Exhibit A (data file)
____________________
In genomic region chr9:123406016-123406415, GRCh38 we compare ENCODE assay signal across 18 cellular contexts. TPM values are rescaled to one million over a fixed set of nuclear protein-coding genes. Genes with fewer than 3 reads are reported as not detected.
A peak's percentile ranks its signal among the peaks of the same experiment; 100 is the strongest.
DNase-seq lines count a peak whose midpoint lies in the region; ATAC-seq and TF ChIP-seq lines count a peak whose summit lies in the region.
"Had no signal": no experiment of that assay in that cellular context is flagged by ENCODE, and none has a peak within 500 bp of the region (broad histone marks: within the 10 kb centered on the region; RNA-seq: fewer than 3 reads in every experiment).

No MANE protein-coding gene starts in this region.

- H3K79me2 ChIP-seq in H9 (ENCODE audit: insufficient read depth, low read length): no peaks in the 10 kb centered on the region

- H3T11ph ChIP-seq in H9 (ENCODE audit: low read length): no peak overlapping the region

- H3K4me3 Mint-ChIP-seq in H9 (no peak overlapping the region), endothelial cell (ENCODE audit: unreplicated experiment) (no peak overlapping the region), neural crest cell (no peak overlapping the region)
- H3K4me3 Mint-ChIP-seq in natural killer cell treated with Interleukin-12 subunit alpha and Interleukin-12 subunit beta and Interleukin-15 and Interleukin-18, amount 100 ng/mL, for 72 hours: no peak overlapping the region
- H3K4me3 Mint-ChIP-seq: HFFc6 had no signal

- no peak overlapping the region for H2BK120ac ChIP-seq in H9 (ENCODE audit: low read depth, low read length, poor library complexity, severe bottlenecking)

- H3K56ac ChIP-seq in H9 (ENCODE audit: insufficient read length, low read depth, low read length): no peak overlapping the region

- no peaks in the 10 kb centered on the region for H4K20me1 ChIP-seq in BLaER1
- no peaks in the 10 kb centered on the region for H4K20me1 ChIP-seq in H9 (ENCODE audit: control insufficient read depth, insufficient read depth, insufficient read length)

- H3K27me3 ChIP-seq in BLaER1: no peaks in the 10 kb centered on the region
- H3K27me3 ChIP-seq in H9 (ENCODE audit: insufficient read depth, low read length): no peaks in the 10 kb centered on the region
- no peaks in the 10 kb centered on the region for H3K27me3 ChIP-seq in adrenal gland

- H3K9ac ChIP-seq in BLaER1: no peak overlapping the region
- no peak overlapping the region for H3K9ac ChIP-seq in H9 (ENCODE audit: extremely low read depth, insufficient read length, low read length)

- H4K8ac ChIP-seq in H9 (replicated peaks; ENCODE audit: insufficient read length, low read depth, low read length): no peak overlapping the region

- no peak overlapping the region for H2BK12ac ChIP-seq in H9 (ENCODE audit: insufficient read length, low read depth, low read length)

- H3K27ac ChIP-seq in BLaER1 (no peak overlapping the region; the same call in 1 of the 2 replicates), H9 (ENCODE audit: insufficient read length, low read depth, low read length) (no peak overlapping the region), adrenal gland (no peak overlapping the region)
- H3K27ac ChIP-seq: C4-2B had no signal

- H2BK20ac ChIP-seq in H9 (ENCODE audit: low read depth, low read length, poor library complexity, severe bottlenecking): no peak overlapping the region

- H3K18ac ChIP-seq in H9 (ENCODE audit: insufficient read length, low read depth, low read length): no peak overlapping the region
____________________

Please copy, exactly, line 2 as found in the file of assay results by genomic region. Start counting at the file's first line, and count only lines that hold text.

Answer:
A peak's percentile ranks its signal among the peaks of the same experiment; 100 is the strongest.